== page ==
I think that it’s great that you don’t feel guilty for not liking someone or for rejecting them. My husband is the same way and he told me nothing has to be wrong about the person. The person can be a wonderful person and he or she is still not his cup of tea and it’s totally ok. Nobody has to be on trial and nothing has to be justified in his mind. It’s just that life is short and we only have so much time and he would rather spend that time with people that he has many things in common with and especially his family. I have been adapting the same thinking. I will not interact unless I feel respected in the least or I am getting something of value with the interaction. It doesn’t mean that the person is a narcissist. Just like I know that there are so many people that I really like/d that happen to be narcissists, I know that just because I don’t jibe with a person doesn’t mean they are narcissists. And like my husband’s thought process, I don’t need to put them in trial or justify anything. I just don’t jibe with the person, that’s all.

          2. Truthseeker6157 says:


            Your comment made me smile. Thank you for thinking about it. Your husband sounds lovely, considerate of you. It’s the small things that are often the most revealing. Holding up clothes and asking what would go best with what you have decided to wear. Considerate. Happy to tie in with you. Let’s face it, women often are the show stealers when we go out. A confident man is content to compliment and let that be the case.

            I like the way your husband sums up his position on ‘ruling out’ too. It’s healthy. Empaths tend to overthink. I see my ruling out as both fault ( too quick to assess) but strength ( my instincts are usually right). The point is that I evaluate my behaviour. Your husband simply accepts his. I like that, I can see it as healthy behaviour in someone else but when I do it I am more self critical. I still do it ha ha, I just question if that makes me a nice person. Suffice to say, your comment and your husbands view helps so thank you for that!

            It’s interesting, your thought process at the time the handyman was seducing. ET raised, leading you to question if your husband was really your soul mate. It’s a great example of what ET does. It colours everything, in quite subtle ways. Just enough to doubt what you know and see the narc as more desirable.

            Thank you for your comment, you made me think. Having the perspective of ‘a normal’ is helpful. We are all congregated at one end of the spectrum. It’s nice to get some balance. Xx

          3. MP says:

            Thank you TS, I haven’t thought of it that way. You’re right, it is being considerate of him. That realization made me happy. Thank you for that. 💕

          4. Truthseeker6157 says:


            Good, I’m glad it made you smile.


        2. WiserNow says:


          It is *very* misleading. It’s actually bang-on completely wrong when considering that a narcissist uses mirroring extensively when love-bombing.

          Having said that though, before I knew about narcissism, I would have believed a body language ‘expert’ saying that. I would have thought, “how romantic, they look so happy in each other’s company.” I would have seen the eye contact, hand-holding and mirroring as two people ‘in love’. Even though I might have thought it was over the top, I would have looked at them with my own empathic worldview and I wouldn’t have suspected that anything was wrong.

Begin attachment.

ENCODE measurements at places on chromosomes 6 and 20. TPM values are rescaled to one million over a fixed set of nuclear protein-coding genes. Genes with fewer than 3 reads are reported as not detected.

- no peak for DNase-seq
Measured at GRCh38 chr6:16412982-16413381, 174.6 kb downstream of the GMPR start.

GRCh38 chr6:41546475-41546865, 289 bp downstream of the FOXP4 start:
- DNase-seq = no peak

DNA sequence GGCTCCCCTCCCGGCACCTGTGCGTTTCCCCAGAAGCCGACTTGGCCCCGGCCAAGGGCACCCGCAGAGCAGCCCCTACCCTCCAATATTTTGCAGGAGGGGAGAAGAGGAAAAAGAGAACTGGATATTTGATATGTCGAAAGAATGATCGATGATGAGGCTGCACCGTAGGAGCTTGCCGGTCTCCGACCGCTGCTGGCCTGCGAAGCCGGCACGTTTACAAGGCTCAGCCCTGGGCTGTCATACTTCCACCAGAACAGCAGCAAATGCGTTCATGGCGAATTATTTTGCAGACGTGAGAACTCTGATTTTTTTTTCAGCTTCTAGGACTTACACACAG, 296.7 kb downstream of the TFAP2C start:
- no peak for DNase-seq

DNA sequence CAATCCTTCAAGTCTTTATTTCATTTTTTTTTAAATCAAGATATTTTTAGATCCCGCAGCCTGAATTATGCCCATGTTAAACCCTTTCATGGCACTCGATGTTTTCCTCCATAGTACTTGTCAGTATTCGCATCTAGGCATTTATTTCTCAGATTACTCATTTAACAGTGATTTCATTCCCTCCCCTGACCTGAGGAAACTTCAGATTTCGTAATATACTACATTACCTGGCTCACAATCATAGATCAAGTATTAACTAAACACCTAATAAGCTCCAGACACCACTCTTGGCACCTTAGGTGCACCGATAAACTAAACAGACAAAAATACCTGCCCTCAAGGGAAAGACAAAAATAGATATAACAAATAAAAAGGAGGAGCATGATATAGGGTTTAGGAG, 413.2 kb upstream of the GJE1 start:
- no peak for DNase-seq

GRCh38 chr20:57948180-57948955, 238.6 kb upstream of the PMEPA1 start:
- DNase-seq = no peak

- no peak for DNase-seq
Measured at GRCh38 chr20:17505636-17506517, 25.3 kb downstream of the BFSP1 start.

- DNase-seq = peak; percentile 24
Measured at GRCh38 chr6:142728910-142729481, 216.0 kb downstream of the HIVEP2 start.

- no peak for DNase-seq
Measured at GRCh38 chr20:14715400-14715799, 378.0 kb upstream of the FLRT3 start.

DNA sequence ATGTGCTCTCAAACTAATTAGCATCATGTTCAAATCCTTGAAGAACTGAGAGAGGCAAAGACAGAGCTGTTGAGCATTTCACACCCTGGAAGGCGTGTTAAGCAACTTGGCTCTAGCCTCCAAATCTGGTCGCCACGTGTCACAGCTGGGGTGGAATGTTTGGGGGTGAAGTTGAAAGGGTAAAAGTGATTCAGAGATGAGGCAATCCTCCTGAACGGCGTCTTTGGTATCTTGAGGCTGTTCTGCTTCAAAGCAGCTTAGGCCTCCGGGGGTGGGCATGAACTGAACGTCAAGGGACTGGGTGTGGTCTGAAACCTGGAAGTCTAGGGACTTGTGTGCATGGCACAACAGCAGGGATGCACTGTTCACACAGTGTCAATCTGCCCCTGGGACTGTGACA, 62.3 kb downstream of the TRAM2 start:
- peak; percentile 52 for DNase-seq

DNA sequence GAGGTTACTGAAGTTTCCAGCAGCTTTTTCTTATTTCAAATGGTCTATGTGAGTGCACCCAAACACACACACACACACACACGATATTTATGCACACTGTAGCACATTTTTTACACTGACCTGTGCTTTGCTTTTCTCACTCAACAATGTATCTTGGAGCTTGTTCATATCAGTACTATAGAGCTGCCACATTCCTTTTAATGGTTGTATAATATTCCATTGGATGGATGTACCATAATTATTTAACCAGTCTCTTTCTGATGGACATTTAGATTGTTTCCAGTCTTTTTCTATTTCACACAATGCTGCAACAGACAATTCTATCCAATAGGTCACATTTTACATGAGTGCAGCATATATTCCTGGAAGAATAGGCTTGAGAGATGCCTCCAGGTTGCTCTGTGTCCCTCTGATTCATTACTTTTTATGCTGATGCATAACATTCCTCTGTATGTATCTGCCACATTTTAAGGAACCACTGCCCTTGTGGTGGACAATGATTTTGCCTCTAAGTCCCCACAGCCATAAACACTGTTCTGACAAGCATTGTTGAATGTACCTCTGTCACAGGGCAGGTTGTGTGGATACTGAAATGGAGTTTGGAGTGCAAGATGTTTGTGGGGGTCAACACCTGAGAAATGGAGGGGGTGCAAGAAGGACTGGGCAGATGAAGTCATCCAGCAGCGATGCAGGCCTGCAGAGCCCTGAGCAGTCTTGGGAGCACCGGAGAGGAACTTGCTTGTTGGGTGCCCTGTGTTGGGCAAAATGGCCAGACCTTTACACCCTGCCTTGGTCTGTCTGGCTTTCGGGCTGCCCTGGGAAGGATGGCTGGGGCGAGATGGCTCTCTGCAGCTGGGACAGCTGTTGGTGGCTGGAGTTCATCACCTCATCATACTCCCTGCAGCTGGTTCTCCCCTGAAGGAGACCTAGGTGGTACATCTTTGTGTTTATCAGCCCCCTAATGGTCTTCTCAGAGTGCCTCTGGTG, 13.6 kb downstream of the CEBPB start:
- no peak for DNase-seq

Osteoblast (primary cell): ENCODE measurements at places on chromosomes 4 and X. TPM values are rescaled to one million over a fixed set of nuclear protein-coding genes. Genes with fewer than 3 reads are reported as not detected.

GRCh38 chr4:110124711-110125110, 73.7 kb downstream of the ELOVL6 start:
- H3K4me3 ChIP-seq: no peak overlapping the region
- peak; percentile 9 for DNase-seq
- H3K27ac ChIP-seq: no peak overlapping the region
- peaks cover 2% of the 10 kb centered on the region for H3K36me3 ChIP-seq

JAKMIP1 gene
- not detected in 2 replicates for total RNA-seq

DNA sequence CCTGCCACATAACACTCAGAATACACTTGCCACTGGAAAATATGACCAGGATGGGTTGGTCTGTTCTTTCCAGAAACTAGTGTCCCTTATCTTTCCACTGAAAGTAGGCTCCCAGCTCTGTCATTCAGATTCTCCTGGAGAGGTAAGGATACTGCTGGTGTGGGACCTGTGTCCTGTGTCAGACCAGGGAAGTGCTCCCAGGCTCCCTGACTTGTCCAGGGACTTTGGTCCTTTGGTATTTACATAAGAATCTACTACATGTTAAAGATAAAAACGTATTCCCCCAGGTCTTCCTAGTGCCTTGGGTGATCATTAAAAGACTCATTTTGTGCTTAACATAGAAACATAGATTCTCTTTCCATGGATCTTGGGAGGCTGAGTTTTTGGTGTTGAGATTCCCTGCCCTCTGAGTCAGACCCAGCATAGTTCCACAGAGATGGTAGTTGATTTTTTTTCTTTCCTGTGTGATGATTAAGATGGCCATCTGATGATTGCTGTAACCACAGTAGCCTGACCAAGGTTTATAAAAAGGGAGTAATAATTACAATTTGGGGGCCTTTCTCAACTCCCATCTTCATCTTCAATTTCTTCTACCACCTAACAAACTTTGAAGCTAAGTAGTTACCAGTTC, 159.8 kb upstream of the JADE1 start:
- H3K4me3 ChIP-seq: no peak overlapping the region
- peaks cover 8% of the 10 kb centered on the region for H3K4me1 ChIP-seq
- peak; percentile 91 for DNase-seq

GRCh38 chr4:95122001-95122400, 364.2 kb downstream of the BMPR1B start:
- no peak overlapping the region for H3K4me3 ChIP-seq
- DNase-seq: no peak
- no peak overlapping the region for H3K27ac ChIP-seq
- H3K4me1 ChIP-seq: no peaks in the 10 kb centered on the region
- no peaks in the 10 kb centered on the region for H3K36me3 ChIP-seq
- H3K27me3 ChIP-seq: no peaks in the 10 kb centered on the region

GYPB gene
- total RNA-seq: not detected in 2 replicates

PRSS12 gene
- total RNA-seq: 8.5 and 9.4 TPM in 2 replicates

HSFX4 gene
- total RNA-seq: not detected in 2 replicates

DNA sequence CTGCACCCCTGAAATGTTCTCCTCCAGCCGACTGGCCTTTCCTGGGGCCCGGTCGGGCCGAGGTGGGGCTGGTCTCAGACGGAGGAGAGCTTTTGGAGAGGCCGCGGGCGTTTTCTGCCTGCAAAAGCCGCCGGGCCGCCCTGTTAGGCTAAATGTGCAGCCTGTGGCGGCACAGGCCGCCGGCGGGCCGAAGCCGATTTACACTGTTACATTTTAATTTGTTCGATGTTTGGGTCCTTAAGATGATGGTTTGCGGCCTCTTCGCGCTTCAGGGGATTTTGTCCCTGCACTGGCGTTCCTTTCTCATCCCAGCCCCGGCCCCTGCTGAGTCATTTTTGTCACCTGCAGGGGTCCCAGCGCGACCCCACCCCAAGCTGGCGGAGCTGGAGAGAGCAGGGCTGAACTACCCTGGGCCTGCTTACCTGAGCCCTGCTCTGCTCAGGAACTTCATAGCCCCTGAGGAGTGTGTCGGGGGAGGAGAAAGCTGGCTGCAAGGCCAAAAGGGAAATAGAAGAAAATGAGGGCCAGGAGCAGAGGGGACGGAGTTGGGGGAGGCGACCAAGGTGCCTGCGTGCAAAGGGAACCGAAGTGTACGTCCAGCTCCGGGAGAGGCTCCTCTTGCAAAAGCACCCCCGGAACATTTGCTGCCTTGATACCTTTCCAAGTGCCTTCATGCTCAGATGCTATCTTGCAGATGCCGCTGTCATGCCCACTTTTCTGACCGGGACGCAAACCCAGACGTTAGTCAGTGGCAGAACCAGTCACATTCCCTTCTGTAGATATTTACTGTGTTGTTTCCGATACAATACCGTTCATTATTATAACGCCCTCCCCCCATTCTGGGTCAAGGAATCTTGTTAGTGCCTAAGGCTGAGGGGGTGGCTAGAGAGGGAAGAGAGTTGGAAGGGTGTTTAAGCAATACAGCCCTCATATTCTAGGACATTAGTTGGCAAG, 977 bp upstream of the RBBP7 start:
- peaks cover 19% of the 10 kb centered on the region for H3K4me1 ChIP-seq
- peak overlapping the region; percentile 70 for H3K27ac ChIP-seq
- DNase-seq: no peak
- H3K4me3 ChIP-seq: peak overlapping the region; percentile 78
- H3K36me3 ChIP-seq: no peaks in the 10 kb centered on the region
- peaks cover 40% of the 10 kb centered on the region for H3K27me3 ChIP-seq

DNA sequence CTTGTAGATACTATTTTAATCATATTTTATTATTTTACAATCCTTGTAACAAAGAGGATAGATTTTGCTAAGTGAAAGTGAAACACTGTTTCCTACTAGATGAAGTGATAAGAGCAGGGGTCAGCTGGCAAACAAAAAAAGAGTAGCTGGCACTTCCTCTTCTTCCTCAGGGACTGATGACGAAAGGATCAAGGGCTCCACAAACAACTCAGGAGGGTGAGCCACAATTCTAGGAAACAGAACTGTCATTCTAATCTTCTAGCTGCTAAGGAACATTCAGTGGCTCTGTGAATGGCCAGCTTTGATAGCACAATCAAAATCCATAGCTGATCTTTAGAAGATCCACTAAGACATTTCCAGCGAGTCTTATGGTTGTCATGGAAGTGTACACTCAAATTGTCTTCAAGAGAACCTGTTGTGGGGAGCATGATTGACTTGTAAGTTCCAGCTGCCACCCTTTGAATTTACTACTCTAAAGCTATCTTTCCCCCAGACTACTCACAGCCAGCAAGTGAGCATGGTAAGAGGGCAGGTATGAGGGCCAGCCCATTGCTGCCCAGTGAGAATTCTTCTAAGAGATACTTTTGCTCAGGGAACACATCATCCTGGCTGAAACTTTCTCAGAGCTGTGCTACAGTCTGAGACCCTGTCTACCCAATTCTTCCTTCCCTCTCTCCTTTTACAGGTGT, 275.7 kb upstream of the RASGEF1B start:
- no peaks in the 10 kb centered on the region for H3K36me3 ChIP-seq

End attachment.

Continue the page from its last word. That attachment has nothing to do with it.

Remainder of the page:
Thinking back, I would have probably thought that being interviewed in front of cameras with the whole world about to see them talking about their new romance would make anyone nervous and prone to behave in ways that wouldn’t necessarily represent their true everyday characters, etc. I would have given them the benefit of the doubt and tried to see the positive side of things. I am *such* a tragic empath, it’s not even funny 🙄

          I think it just goes to show that one aspect or one situation or seeing an isolated behaviour or example of body language etc is not enough to make a judgement. Body language is one example of how narcissism can only be identified over a period of time with evidence of a pattern of behaviours.

          It’s important to be aware of red flags, listen carefully to your intuition, ask yourself things like, “would I do that?” and, “how do I truly feel about him/her saying or doing that?” (and then take your own feelings and values seriously), and to take your time in getting to know someone.

          1. MP says:

            Hello WN,

            I totally agree. It is very important to use many factors in relation to each other in identifying if someone might be a narcissist and not base that conclusion in isolated red flags. For example, alcoholism is a red flag for narcissism but Robin Williams struggled with alcoholism. Alcoholism can be one of the tools an empathic victim use to numb their misery and empaths have addictive tendencies as well. The mirroring that the body language expert pointed out regarding MM was not just from their first interview but also video from other events they attended. The body language expert actually felt that MM was very confident and Harry was very protective of her.